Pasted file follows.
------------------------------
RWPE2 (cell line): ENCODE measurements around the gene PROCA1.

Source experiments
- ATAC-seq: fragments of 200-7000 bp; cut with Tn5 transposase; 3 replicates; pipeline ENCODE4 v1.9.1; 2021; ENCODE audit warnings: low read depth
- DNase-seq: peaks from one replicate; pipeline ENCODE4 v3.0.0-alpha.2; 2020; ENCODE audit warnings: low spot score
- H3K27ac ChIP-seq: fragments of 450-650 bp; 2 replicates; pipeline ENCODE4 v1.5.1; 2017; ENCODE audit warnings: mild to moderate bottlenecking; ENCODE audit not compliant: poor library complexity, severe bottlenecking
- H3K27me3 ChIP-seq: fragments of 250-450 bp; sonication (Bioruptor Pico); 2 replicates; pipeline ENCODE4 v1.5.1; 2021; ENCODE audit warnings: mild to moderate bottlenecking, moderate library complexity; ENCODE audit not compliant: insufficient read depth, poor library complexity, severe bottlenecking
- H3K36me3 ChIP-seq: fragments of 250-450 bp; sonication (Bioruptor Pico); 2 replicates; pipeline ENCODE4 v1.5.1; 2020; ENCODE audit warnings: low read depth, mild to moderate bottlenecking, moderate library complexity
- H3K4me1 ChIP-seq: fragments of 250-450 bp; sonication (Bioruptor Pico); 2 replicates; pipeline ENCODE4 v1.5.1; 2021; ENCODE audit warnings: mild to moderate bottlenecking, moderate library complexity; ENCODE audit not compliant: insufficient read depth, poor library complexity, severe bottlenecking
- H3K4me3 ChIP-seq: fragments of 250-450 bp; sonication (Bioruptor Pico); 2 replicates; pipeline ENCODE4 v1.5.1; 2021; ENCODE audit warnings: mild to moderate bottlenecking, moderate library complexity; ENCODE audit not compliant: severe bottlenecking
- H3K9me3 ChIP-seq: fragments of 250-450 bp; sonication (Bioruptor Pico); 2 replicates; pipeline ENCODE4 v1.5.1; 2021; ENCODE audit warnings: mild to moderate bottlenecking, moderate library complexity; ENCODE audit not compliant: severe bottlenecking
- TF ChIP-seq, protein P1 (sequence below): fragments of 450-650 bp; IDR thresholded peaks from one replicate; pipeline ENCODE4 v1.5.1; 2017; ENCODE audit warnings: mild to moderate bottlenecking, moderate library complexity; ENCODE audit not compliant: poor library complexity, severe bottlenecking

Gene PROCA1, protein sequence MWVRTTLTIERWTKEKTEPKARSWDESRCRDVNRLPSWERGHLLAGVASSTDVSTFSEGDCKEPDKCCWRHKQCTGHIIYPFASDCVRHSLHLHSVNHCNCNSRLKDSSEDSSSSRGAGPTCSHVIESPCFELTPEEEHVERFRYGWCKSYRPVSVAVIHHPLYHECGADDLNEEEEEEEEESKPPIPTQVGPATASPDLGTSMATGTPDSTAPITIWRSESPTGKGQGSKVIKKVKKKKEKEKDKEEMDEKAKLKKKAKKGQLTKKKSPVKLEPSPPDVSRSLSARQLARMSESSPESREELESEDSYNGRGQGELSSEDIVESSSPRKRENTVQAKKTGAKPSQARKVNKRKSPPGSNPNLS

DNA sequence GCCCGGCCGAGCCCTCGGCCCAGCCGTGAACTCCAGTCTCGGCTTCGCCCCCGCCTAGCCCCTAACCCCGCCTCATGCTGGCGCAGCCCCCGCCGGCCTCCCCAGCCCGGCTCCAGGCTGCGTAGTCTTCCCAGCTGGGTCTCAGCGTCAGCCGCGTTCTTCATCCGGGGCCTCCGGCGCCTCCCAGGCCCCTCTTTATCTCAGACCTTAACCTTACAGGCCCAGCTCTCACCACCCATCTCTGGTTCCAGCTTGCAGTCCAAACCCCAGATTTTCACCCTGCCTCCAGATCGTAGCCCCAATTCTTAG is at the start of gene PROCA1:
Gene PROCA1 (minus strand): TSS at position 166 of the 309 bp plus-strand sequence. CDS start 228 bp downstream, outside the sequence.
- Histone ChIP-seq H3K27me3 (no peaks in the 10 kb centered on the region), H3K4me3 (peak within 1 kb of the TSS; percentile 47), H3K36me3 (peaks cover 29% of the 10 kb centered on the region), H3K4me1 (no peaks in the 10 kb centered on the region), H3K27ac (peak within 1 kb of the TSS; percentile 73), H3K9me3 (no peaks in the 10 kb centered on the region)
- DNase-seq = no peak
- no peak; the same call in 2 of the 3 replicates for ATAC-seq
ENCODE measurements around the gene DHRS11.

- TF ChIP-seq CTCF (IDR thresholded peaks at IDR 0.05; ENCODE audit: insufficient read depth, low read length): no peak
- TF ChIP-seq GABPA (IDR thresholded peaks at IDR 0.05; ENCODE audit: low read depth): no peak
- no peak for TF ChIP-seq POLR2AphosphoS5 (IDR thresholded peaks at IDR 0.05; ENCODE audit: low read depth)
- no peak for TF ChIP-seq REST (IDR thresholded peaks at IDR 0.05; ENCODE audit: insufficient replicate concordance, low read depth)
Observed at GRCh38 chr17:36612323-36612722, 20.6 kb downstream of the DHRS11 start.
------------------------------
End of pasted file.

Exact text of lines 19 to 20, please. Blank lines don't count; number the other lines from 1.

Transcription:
- TF ChIP-seq CTCF (IDR thresholded peaks at IDR 0.05; ENCODE audit: insufficient read depth, low read length): no peak
- TF ChIP-seq GABPA (IDR thresholded peaks at IDR 0.05; ENCODE audit: low read depth): no peak